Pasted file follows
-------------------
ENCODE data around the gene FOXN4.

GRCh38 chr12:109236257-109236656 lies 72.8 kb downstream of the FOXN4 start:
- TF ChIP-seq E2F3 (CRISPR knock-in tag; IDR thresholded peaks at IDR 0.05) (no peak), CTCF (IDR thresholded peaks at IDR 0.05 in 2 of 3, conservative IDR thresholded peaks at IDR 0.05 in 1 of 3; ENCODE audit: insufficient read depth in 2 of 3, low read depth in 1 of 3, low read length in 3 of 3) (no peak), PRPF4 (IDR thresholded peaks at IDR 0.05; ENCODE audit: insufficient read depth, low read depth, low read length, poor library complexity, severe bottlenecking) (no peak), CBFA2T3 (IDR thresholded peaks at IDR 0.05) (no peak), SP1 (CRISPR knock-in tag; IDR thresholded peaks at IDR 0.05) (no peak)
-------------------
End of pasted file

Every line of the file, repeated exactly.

ENCODE data around the gene FOXN4.

GRCh38 chr12:109236257-109236656 lies 72.8 kb downstream of the FOXN4 start:
- TF ChIP-seq E2F3 (CRISPR knock-in tag; IDR thresholded peaks at IDR 0.05) (no peak), CTCF (IDR thresholded peaks at IDR 0.05 in 2 of 3, conservative IDR thresholded peaks at IDR 0.05 in 1 of 3; ENCODE audit: insufficient read depth in 2 of 3, low read depth in 1 of 3, low read length in 3 of 3) (no peak), PRPF4 (IDR thresholded peaks at IDR 0.05; ENCODE audit: insufficient read depth, low read depth, low read length, poor library complexity, severe bottlenecking) (no peak), CBFA2T3 (IDR thresholded peaks at IDR 0.05) (no peak), SP1 (CRISPR knock-in tag; IDR thresholded peaks at IDR 0.05) (no peak)